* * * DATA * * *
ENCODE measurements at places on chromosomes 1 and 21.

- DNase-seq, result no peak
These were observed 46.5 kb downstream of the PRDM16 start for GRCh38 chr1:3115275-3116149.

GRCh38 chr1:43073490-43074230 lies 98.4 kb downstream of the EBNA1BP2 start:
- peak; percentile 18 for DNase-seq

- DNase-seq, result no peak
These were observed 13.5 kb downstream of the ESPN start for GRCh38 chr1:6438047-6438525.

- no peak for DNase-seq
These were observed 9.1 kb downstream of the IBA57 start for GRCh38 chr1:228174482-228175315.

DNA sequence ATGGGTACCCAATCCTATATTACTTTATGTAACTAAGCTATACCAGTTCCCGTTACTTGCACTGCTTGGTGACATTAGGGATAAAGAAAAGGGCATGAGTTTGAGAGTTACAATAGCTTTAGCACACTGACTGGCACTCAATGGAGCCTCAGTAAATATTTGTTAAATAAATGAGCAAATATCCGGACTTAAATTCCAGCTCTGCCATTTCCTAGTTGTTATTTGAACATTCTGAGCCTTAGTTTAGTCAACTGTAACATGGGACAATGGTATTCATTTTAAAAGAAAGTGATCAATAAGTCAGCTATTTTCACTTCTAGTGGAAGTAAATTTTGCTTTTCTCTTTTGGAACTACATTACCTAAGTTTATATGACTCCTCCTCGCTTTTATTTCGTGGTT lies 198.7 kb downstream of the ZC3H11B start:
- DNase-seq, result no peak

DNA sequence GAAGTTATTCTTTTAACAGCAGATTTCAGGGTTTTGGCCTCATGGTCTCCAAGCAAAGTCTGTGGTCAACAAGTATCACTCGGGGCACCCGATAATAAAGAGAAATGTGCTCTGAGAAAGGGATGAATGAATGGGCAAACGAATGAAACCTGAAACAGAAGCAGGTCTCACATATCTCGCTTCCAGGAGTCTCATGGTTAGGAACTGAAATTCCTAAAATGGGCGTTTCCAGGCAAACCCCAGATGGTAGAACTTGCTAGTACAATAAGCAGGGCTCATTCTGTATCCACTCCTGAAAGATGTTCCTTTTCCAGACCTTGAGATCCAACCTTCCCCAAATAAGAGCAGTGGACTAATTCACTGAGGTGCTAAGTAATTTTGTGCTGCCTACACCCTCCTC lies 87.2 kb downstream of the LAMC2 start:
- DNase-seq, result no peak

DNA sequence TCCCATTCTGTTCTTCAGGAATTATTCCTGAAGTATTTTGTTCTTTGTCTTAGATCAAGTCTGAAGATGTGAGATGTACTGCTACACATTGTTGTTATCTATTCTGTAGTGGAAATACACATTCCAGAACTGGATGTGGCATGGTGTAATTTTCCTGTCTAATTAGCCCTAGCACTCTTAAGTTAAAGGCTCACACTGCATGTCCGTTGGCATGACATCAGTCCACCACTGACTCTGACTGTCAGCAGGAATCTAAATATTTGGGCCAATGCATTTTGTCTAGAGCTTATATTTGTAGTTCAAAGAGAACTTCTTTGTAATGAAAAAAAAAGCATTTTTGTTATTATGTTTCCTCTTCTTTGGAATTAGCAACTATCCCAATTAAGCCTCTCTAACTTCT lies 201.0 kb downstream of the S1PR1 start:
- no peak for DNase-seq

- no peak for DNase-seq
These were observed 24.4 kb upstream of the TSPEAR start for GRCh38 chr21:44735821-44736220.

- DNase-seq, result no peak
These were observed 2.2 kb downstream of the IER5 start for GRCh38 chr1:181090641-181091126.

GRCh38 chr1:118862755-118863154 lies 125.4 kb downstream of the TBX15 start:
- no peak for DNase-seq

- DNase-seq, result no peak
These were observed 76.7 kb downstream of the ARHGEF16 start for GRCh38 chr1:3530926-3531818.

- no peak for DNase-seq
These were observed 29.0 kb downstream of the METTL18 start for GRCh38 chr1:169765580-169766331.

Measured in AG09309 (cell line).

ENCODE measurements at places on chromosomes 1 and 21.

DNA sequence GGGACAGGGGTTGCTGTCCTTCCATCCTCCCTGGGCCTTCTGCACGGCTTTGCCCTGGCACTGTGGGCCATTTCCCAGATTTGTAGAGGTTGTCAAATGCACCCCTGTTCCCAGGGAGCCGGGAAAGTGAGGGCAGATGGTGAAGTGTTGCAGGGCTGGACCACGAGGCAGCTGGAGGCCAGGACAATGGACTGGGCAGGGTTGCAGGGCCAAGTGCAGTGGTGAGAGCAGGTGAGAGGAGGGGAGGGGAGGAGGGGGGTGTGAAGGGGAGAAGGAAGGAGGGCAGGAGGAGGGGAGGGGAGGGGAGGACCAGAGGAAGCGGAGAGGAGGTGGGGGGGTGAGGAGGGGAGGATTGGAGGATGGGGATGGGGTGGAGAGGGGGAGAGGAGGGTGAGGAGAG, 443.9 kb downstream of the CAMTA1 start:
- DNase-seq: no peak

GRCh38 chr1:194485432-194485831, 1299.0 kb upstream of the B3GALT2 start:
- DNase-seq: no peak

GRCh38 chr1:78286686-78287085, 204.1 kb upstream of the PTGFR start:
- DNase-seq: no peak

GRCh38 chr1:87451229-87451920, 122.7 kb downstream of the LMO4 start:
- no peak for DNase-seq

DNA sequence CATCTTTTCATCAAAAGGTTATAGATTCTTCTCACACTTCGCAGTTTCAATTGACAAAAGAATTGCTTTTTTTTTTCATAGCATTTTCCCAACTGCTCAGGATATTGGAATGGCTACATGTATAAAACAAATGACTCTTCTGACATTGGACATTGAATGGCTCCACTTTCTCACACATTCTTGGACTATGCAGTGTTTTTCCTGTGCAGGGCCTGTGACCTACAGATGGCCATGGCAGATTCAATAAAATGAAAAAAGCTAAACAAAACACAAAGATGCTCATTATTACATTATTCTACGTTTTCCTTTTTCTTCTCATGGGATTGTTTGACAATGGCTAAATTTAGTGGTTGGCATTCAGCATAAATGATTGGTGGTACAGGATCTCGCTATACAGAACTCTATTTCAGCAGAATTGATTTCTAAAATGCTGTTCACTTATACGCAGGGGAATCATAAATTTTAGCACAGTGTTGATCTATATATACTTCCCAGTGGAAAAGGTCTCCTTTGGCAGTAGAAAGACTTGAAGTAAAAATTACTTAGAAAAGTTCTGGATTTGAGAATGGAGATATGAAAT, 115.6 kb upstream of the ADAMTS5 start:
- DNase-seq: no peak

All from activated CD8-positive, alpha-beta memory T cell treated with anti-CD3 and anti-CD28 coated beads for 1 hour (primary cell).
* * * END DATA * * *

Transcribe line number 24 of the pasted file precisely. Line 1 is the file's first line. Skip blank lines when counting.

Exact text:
- no peak for DNase-seq